In the 60’s and 70’s things were very different . Many people smoked, cigarettes, pipes, cigars, and everyone read a newspaper either having it delivered to their home or collecting daily. The “Brush rush” for example a daily (Mon-Fri )phenomenon to behold : at 7 am exactly thirty or so people would enter the shop all wanting to buy their cigarettes, sweets, papers to see them through the day, after five minutes or so they would all leave and head for the Railway Station to Loughborough and work . At 5.30pm a smaller rush would enter for their comestibles for the evening.
Trade ebbed and flowed, the years passed and eventually the time came to sell, precipitated by my dad’s wish to retire. The business had expanded when the hardware store came to us and after purchasing 35, High St from John Burdell (the pork butcher) we got the builders in and made an enlarged shop on the corner of High St and Cotes Rd ‘ everything under one roof’ .We retained No. 68 as a warehouse /store. I looked into buying my dad and uncle out as Norman said “when your dad goes I wish to cut back my workload” so even though I could have borrowed the not inconsiderable sum to buy it but I felt the monthly outgoings to service the debt would be too great for the reducing turnover: amazing how in ten years smoking had become a pariah and fewer people read newspapers! So with a heavy heart in 1979 we sold . Martins the national group purchased the business , Uncle Norman and his family retained 50% of the property (37) and my brother inherited the other 50% as rental income . I inherited No 68 and the hardware business which was a useful add on business but with the larger stores (B&Q, Payless...) in Loughborough it was touch and go as to a living. I added my Travel Agency , coach bookings, and then had a team of part time retired ladies to run it for me as I built up my driving school, teaching many of my friends’ children to drive (and sometimes their wives)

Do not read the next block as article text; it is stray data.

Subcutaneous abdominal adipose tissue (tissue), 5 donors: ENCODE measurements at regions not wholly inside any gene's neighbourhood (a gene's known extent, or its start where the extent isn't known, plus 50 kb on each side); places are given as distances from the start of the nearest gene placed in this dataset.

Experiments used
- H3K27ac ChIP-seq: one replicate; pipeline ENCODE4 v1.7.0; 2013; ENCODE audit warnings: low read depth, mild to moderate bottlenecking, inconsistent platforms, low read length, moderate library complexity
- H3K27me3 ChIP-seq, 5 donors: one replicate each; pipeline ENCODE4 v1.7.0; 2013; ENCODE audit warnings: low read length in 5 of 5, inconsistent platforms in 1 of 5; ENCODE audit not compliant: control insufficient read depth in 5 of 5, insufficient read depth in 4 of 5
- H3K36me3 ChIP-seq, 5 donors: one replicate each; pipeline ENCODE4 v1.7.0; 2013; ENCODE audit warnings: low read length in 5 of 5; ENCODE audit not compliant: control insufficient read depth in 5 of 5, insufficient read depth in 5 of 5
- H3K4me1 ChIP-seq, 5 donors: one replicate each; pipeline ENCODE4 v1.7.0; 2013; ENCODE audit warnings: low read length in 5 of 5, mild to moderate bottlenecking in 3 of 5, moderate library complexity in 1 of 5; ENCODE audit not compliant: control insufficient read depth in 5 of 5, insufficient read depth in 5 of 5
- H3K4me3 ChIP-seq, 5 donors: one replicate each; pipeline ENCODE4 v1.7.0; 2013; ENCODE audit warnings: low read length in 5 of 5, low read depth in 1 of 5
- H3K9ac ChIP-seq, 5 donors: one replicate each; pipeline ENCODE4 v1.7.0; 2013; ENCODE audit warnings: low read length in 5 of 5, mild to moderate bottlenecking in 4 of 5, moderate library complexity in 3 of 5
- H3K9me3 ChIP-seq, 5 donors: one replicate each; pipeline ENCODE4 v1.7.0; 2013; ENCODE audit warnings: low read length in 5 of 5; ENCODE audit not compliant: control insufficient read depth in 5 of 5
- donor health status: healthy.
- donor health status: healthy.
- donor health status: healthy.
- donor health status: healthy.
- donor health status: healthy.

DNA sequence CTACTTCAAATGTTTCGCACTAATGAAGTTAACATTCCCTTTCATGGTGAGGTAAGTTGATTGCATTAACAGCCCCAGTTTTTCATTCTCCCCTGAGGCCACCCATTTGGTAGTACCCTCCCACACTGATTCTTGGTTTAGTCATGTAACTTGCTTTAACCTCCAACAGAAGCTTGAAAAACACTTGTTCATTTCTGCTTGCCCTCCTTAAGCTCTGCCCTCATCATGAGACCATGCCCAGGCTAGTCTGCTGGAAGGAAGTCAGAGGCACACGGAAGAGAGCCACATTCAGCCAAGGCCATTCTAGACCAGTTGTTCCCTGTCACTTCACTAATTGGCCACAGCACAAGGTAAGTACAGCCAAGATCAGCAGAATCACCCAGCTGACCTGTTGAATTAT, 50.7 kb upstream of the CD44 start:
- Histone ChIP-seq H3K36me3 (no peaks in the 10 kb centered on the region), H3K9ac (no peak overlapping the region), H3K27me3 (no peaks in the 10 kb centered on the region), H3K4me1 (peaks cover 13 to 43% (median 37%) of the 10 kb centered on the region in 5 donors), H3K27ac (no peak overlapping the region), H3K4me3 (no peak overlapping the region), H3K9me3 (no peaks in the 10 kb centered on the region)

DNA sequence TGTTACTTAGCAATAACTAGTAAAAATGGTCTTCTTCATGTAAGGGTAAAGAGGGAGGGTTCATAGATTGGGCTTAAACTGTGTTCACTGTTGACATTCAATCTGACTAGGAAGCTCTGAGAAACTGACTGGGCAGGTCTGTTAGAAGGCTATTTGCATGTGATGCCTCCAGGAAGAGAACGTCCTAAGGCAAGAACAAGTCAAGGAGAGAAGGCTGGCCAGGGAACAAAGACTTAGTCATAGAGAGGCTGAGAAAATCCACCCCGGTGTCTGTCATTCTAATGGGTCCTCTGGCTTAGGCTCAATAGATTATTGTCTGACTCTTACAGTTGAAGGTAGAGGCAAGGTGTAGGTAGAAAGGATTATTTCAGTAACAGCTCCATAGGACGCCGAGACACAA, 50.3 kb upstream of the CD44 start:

At this point my father’s prostate cancer had became a losing battle and following a stroke he was confined to bed, we took the decision to nurse him at home and I took to sleeping on a camp bed in my old bedroom at No 62 and tending to my dad in the night. Thanks to the excellent care by Dr Simpson and his team Dad’s condition was managed and he remained lucid until the day before he died and only really suffered pain if he woke in pain and needed the morphine. Dad died on Valentine ’s Day Feb 14th 1986.